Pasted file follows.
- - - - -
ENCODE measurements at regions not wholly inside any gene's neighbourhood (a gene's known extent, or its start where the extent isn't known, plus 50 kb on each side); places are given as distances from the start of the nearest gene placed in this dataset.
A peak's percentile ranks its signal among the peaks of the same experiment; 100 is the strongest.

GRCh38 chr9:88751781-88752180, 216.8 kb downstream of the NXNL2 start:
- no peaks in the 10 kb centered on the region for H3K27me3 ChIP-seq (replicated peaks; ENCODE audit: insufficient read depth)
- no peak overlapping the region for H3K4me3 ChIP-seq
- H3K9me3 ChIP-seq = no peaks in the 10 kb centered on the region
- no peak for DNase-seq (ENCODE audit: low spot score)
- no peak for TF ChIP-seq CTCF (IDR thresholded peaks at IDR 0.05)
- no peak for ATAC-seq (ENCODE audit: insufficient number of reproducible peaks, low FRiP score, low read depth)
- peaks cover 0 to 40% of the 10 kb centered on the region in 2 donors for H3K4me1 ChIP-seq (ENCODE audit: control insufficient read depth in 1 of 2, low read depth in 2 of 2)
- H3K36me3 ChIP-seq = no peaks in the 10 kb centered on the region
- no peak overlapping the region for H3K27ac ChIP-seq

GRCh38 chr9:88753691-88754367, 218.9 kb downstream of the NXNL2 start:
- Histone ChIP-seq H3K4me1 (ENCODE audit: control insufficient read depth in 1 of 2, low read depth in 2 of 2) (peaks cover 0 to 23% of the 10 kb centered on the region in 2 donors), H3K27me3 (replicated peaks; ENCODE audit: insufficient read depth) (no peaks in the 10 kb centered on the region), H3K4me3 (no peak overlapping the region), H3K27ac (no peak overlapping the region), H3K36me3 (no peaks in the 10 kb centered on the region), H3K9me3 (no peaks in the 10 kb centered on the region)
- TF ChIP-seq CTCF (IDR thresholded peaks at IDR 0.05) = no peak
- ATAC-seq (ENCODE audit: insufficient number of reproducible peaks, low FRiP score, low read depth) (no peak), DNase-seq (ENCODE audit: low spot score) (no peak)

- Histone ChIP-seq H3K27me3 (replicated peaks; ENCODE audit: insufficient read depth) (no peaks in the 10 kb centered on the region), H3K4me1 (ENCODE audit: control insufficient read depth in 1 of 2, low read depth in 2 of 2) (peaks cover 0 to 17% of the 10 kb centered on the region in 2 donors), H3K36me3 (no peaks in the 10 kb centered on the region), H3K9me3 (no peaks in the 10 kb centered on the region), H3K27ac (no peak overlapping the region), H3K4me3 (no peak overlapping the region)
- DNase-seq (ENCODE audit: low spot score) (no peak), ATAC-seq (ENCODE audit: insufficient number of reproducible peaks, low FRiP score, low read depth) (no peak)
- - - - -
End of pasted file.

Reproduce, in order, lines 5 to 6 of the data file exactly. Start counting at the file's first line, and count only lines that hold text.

- no peak overlapping the region for H3K4me3 ChIP-seq
- H3K9me3 ChIP-seq = no peaks in the 10 kb centered on the region